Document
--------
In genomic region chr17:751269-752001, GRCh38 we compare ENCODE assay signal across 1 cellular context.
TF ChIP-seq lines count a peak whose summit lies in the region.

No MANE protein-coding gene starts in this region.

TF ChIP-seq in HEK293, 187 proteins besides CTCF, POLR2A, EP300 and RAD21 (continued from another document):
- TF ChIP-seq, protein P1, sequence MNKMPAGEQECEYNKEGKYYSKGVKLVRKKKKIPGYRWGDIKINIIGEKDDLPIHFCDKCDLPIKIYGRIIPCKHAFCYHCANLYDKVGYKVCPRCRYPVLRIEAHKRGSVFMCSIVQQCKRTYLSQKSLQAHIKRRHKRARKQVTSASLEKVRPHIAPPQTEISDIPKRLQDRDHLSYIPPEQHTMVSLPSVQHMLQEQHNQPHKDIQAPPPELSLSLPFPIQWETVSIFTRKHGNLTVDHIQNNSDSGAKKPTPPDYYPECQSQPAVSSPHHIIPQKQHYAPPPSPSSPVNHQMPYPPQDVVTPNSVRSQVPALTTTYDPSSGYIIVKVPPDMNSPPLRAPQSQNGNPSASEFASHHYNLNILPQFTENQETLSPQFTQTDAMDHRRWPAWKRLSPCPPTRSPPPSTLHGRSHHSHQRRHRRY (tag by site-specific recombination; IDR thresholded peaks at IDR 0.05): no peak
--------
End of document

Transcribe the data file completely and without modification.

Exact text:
In genomic region chr17:751269-752001, GRCh38 we compare ENCODE assay signal across 1 cellular context.
TF ChIP-seq lines count a peak whose summit lies in the region.

No MANE protein-coding gene starts in this region.

TF ChIP-seq in HEK293, 187 proteins besides CTCF, POLR2A, EP300 and RAD21 (continued from another document):
- TF ChIP-seq, protein P1, sequence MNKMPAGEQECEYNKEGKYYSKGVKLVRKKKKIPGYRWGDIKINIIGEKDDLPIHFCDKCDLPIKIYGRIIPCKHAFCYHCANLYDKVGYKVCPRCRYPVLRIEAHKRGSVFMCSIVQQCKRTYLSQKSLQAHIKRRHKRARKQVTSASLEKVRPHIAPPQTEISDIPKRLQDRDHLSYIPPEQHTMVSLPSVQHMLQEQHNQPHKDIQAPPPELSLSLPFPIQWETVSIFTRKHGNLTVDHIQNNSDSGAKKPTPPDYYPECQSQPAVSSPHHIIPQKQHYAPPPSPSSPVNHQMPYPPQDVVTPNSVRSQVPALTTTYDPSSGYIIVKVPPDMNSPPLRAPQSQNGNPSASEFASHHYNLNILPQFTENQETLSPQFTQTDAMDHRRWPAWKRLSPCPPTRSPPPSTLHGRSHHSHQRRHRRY (tag by site-specific recombination; IDR thresholded peaks at IDR 0.05): no peak